1,072 reviews29 followers
June 17, 2020
A young man comes of age in a tough Chicago neighborhood while dealing with abandonment by his parents and a drive to get away. Strong characters and light comic touches make it a lively read, and a plot line involving protests over a black man’s death at the hands of police make this debut novel very timely.
February 4, 2020
As a white Midwesterner, I must say I felt a little voyeuristic peering into the world of a South Side Chicago teen as he navigated his way through life.

As I read EVERYWHERE YOU DON’T BELONG, I was repeatedly struck with how much mental fortitude can be cemented at a very early age. For some, strength and bravery are developed through strong family encouragement and societal achievements. For others, it is forged from repeated loss and boldly overcoming overwhelming obstacles.⠀

Often the media portrays life on the South Side of Chicago as either gang warfare or Michelle Obama. But where is the in-between? The place most urban Americans live? Author, Gabriel Bump takes us on a journey through the eyes of an everyday urban family living in a challenging neighborhood. He wanted his South Side readers to recognize themselves in his fictional (but true to life) story.⠀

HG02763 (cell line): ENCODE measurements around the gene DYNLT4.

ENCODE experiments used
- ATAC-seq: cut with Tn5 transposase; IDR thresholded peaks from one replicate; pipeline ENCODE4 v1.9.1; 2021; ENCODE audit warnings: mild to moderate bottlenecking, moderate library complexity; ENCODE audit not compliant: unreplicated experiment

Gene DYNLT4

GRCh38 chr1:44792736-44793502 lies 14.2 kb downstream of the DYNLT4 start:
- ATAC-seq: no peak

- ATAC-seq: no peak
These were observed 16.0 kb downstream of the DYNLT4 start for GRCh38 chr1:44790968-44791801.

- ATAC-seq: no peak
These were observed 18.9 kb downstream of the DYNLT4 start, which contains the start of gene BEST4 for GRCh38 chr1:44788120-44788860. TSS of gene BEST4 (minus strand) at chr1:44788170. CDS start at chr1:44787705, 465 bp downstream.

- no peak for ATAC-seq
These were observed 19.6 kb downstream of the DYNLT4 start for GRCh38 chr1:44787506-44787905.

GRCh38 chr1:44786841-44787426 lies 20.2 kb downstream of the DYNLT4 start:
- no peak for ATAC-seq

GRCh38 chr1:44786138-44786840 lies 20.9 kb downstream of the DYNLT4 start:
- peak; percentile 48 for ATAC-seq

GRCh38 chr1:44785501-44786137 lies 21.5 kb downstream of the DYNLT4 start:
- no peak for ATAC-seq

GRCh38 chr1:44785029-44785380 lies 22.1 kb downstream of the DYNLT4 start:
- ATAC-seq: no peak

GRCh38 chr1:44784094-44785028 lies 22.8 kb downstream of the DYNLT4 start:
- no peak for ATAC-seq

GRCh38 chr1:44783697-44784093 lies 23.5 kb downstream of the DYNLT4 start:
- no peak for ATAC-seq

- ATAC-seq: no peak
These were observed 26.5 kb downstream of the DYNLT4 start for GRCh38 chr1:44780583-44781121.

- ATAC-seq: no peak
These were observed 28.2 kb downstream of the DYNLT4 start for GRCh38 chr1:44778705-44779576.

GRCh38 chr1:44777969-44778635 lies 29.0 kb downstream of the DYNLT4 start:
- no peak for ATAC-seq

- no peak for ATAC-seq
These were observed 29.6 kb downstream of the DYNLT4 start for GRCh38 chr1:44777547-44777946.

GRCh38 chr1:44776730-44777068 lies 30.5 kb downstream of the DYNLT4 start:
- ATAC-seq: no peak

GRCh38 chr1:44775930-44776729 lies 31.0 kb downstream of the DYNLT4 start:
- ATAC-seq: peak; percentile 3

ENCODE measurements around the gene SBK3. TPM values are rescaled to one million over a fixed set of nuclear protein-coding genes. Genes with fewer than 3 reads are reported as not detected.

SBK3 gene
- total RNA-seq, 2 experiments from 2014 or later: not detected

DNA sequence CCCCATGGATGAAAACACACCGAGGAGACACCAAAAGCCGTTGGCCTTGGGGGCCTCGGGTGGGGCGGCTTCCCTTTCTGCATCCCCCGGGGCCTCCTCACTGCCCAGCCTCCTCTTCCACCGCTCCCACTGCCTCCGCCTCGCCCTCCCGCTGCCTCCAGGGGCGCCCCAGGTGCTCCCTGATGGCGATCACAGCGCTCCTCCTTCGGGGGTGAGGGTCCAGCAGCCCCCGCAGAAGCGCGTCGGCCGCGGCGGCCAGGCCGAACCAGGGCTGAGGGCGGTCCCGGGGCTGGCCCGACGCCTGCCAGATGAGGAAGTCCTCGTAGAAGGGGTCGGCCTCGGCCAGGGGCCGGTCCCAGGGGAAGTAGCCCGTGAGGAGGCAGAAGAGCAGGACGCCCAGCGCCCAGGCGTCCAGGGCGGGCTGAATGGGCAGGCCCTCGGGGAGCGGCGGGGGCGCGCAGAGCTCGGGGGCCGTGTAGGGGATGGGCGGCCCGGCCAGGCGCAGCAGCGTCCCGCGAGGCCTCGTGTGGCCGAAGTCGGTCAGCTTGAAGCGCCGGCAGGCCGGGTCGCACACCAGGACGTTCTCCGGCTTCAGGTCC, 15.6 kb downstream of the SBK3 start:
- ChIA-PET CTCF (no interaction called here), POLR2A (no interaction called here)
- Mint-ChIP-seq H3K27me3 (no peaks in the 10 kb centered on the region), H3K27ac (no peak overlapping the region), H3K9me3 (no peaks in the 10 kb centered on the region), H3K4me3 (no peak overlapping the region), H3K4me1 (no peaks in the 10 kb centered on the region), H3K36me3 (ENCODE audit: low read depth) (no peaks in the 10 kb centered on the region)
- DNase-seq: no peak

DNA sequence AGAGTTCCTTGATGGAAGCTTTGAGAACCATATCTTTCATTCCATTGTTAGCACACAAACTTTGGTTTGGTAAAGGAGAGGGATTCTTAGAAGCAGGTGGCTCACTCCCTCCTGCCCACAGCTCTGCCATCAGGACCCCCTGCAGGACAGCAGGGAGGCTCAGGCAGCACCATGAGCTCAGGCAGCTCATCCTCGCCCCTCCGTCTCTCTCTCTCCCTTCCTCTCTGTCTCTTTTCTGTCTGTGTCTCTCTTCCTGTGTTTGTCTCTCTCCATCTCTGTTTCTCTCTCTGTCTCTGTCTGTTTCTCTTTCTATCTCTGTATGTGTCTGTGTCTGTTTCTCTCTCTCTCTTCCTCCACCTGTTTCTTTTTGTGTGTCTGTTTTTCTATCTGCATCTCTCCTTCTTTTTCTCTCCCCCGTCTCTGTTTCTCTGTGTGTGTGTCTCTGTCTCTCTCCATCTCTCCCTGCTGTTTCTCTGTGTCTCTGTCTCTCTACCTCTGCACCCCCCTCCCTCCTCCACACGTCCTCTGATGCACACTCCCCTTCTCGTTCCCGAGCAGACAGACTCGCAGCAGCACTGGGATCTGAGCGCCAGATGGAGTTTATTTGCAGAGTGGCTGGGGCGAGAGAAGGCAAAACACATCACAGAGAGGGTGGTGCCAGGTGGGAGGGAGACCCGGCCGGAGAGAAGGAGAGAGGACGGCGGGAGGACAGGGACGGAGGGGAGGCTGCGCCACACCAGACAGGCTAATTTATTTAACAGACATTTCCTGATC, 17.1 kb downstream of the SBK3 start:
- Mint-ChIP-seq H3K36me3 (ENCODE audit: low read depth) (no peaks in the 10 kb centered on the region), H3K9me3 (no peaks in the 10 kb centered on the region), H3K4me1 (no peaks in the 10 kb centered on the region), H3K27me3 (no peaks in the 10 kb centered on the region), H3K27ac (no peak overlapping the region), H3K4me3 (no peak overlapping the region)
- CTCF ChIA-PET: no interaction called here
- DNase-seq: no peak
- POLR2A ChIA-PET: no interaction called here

The tempo of EVERYWHERE YOU DON’T BELONG moves at a fast clip. It’s a reading style that takes a second to get used to. But once you’re in the rhythm, good luck putting the book down. There are abrupt but brief jumps to the future weaved throughout the telling of this story of one young black man who can’t quite find his place in the world. Death and abandonment are reoccurring themes in this generational story. The sheer determination to do better boils underneath all the chaos.⠀

The time-period is predominantly during the Obama administration (a proud moment for any Chicagoan.) Change is promised but does the everyday black American see it? The main character is searching for the place where he belongs. It isn’t the civil-rights activism of his grandmother’s time but it also doesn’t seem to be in a college classroom either. He calls to question all of our individual stories of belongingness.⠀

Mixed with humor and racial integrity, EVERYWHERE will make you think, will awaken you to societies and cultures vastly different than your own, and will ultimately ask you how you find your own place in our world.⠀

This is a strong debut novel written from a place of knowing, believing and surviving.
Profile Image for Lorrea - WhatChaReadin'?.
617 reviews105 followers
February 4, 2020
Claude is your typical high school kid, trying to figure out what he is going to do for the rest of his life. He lives on the South Side of Chicago, where life is not always the greatest. Surviving his parents leaving him, rioting and violence in his hometown. When he meets Janice, he think he may have found the one person to make the journey a little better, but Janice has plans of her own that may or may not include Claude. Together or apart, will Claude be able to make it through this tumultuous life, or will he fall victim to his circumstances.